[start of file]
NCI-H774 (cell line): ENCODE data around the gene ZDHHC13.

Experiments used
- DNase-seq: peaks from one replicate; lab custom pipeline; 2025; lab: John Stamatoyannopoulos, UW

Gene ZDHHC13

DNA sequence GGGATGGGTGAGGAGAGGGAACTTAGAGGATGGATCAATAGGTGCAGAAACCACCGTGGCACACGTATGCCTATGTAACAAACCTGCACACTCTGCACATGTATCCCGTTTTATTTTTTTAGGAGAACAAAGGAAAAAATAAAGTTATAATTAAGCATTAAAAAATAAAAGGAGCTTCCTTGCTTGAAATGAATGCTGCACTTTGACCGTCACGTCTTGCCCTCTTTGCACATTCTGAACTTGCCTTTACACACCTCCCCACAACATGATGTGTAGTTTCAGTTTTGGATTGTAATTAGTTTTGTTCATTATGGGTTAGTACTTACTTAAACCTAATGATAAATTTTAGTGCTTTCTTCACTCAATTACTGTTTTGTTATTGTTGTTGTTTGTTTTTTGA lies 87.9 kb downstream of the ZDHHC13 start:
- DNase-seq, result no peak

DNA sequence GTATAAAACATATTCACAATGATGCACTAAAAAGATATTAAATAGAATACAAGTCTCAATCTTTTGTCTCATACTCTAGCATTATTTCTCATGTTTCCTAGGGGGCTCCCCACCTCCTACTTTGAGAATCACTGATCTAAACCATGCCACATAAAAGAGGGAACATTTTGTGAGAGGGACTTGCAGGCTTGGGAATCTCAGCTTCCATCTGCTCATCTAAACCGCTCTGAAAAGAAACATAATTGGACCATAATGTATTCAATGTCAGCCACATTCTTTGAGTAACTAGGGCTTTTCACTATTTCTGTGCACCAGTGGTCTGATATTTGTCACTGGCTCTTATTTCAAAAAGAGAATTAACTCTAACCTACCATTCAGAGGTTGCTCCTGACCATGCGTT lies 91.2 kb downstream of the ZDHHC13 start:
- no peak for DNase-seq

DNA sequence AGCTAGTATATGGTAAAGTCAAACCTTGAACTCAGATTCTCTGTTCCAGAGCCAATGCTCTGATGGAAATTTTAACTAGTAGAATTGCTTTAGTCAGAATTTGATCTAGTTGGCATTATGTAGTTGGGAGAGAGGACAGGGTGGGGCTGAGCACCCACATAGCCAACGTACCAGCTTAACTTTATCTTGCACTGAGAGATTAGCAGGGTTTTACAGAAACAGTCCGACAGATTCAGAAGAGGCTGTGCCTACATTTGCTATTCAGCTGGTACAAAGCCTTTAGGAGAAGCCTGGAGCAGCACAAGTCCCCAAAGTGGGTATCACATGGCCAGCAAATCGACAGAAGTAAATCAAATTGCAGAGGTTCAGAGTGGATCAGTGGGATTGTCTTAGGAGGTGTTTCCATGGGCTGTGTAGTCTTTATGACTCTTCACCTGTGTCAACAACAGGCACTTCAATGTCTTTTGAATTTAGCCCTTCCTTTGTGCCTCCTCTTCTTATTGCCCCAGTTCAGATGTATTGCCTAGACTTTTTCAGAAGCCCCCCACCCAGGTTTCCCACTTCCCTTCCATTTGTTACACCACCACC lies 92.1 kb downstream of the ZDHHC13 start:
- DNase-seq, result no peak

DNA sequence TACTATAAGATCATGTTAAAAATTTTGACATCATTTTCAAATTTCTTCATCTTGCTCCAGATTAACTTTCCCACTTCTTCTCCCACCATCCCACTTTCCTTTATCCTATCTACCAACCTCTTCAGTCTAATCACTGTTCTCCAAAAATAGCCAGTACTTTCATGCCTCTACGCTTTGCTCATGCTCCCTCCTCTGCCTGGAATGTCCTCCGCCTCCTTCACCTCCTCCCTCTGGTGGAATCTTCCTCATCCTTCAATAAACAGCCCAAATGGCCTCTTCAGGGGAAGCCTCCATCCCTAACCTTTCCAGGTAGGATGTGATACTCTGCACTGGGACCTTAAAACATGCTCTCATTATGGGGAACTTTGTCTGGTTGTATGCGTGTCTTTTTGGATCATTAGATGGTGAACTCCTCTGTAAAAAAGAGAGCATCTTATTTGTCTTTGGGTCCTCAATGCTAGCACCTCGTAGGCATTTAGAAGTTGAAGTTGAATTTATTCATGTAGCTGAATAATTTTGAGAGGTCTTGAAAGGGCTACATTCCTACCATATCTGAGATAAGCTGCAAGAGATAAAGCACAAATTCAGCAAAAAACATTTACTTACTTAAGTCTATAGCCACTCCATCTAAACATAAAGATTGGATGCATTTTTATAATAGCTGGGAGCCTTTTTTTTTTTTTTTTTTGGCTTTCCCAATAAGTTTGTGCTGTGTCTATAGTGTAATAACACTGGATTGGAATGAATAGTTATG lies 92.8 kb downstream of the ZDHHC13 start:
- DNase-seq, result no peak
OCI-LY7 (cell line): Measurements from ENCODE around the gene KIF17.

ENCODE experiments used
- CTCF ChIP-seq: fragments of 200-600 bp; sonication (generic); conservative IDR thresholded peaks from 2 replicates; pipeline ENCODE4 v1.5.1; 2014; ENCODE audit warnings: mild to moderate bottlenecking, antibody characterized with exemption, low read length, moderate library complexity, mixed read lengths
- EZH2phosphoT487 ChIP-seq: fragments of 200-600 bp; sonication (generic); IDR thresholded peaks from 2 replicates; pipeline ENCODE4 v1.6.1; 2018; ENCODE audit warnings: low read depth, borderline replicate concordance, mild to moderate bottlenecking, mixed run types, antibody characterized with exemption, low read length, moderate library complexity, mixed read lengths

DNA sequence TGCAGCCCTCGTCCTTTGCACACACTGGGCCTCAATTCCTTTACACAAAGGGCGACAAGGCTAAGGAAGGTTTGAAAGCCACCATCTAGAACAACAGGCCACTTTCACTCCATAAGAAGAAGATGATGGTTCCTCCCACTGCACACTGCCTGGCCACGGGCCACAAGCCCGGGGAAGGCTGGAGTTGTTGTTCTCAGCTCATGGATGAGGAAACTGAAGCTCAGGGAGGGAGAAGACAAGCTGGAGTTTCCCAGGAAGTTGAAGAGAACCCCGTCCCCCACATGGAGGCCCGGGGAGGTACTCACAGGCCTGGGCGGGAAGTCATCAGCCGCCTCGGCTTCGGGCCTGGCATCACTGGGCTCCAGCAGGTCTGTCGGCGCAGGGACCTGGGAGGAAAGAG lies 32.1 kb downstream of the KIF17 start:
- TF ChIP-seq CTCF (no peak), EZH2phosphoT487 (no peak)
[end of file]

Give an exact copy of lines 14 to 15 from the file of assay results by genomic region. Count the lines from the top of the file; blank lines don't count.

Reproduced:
ENCODE experiments used
- CTCF ChIP-seq: fragments of 200-600 bp; sonication (generic); conservative IDR thresholded peaks from 2 replicates; pipeline ENCODE4 v1.5.1; 2014; ENCODE audit warnings: mild to moderate bottlenecking, antibody characterized with exemption, low read length, moderate library complexity, mixed read lengths